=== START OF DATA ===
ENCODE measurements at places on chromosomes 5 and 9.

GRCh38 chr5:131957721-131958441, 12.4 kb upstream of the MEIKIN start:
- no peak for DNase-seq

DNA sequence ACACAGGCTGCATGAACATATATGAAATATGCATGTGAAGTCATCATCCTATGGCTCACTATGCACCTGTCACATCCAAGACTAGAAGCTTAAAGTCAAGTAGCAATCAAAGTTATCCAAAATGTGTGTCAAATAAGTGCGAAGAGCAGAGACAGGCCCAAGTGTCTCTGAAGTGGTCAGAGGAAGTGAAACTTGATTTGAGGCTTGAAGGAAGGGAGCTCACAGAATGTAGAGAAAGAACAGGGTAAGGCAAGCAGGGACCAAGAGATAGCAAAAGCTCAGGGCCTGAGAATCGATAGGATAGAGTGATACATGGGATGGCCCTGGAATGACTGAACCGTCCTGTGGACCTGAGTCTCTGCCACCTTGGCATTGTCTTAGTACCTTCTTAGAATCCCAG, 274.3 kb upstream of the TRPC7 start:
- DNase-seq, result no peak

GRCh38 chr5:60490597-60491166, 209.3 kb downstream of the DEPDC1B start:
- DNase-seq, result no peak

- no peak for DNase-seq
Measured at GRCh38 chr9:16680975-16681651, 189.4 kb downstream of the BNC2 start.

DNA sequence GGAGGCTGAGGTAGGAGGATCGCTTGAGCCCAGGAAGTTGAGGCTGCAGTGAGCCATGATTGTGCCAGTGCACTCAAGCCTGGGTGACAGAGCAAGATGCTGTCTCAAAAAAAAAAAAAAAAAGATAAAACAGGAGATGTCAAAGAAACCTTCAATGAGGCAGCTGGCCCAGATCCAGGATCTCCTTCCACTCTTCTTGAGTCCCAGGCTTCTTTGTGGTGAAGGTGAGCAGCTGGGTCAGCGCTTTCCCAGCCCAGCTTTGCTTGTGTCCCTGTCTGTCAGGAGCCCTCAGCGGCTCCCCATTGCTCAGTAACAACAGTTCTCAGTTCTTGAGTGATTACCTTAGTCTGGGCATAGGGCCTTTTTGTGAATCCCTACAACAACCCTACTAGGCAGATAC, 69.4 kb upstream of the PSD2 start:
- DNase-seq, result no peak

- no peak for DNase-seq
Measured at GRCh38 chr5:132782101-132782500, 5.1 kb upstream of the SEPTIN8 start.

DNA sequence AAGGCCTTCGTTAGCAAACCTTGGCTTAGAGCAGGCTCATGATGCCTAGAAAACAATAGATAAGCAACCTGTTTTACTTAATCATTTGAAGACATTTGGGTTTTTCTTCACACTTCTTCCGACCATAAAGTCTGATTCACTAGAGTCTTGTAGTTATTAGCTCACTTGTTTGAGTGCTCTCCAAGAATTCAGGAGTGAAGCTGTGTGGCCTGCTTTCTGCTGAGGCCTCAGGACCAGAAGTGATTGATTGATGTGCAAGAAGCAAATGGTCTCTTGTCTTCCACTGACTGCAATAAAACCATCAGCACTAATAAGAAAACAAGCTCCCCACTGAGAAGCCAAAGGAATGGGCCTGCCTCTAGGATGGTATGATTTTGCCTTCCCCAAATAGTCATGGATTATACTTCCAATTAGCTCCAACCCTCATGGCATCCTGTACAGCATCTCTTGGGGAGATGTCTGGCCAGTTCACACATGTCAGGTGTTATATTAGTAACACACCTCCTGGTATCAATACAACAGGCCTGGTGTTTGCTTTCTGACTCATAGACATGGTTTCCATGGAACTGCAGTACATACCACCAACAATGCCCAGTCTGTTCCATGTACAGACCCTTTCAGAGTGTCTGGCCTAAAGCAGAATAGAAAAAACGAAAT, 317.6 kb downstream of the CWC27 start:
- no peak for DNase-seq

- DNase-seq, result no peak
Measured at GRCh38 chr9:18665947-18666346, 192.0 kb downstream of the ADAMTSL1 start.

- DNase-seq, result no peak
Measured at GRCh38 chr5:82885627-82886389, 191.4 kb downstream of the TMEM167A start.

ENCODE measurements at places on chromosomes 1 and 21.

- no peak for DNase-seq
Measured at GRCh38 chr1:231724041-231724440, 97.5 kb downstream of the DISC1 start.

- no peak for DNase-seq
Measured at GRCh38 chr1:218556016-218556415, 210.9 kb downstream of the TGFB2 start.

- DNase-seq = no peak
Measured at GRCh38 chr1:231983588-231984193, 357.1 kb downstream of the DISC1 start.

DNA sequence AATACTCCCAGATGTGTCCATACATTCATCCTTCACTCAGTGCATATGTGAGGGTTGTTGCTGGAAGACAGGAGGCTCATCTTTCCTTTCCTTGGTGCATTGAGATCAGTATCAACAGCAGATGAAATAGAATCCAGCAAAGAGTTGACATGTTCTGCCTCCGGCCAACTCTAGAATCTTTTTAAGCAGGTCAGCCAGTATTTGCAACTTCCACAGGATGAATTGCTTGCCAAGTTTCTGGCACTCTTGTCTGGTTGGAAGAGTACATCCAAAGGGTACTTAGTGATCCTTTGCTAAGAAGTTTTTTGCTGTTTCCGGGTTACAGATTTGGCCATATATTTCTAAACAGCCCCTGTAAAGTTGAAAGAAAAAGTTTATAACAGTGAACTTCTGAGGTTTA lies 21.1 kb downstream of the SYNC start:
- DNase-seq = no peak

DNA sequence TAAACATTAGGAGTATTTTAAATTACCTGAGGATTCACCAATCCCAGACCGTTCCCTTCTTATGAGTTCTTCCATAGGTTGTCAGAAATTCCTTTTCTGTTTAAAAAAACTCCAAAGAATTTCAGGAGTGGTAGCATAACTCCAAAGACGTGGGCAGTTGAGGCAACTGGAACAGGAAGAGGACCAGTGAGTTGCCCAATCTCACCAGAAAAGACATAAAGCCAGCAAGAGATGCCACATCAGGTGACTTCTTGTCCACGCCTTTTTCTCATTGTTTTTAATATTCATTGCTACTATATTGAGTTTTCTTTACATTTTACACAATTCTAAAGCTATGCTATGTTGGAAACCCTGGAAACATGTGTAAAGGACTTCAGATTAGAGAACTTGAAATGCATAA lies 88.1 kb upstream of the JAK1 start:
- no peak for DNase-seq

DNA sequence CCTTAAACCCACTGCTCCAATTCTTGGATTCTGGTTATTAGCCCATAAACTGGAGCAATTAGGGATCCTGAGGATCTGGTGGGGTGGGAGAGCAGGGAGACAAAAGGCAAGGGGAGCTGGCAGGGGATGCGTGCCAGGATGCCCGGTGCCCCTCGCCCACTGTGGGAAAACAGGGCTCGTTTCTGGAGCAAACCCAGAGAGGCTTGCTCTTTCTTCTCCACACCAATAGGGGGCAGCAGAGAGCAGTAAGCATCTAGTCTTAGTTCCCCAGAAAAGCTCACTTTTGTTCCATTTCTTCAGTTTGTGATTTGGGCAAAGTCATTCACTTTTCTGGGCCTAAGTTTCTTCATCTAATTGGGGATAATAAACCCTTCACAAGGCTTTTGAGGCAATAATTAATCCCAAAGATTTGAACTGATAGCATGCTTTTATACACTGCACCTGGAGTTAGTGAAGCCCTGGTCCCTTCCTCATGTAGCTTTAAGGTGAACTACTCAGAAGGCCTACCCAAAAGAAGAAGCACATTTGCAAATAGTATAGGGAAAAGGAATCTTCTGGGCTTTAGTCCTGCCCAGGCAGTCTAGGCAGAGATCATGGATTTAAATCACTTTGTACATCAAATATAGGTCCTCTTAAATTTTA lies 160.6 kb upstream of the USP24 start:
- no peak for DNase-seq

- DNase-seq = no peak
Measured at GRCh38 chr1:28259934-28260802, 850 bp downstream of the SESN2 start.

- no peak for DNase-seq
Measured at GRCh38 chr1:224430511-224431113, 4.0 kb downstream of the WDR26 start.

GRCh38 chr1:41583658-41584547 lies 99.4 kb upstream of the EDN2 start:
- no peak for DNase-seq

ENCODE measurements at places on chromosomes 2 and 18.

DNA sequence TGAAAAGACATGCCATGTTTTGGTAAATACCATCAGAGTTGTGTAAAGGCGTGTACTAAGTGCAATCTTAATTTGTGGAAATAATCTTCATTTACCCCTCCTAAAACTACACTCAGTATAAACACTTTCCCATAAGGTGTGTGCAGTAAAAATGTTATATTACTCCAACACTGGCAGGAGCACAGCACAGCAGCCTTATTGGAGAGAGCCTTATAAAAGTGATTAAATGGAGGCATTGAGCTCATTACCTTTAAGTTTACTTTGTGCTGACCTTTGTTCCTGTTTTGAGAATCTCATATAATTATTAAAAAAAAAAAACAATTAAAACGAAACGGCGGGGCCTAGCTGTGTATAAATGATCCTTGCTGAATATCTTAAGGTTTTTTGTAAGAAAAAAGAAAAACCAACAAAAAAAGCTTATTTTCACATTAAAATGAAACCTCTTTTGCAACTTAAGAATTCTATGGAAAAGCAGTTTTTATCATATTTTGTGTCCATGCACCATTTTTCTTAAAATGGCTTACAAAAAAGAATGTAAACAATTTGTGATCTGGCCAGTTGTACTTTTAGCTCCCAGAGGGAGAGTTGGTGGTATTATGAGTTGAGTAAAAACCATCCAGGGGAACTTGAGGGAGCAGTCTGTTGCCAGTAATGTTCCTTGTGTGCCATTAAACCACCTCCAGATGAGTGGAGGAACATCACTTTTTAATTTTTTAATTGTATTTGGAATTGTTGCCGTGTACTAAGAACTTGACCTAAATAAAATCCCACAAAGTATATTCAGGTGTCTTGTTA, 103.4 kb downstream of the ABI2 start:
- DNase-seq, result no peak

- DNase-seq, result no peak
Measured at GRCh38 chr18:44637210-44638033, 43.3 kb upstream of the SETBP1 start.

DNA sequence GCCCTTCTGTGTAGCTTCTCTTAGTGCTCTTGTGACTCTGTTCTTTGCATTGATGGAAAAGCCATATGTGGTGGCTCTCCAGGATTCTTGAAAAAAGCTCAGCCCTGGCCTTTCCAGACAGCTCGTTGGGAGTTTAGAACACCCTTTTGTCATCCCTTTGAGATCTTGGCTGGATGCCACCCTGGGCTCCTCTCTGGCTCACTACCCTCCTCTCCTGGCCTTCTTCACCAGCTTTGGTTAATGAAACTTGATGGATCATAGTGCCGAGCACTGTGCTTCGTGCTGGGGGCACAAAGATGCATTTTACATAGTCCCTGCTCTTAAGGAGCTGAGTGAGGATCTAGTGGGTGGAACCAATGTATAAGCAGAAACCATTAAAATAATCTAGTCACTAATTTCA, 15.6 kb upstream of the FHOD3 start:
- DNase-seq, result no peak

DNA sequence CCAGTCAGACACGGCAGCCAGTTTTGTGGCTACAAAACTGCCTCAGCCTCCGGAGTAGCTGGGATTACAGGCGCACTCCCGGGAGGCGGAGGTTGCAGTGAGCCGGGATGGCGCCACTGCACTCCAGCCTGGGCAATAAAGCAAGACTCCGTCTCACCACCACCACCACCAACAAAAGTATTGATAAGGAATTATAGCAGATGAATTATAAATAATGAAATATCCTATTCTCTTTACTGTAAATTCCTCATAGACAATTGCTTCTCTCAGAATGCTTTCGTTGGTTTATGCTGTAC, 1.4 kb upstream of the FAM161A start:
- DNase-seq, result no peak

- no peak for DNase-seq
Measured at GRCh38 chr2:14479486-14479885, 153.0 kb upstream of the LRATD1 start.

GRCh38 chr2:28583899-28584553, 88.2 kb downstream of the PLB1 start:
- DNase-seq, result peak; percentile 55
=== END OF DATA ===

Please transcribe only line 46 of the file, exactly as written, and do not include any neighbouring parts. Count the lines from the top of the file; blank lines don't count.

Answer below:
DNA sequence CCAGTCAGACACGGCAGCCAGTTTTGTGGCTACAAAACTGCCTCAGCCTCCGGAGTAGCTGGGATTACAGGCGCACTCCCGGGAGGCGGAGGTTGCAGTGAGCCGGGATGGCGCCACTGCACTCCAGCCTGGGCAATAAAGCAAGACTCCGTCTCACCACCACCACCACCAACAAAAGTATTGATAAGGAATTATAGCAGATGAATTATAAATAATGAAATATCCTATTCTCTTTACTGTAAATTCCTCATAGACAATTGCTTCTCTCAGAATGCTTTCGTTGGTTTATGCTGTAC, 1.4 kb upstream of the FAM161A start: